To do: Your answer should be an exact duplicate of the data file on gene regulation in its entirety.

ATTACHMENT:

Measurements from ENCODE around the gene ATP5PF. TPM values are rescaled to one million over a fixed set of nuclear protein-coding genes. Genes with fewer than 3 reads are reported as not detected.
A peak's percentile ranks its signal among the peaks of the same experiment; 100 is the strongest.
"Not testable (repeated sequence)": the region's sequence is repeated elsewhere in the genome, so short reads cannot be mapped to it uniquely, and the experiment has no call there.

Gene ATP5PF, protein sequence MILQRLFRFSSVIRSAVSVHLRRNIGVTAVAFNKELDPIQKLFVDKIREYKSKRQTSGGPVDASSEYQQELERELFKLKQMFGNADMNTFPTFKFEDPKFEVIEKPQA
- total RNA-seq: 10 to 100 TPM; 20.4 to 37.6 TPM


Measurements from ENCODE around the gene ATP5PF. TPM values are rescaled to one million over a fixed set of nuclear protein-coding genes. Genes with fewer than 3 reads are reported as not detected.
A peak's percentile ranks its signal among the peaks of the same experiment; 100 is the strongest.
"Not testable (repeated sequence)": the region's sequence is repeated elsewhere in the genome, so short reads cannot be mapped to it uniquely, and the experiment has no call there.

Gene ATP5PF, protein sequence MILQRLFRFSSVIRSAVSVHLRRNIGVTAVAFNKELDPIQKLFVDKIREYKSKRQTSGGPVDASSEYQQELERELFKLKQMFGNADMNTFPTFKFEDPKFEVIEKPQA
- total RNA-seq: 10 to 100 TPM; 20.4 to 37.6 TPM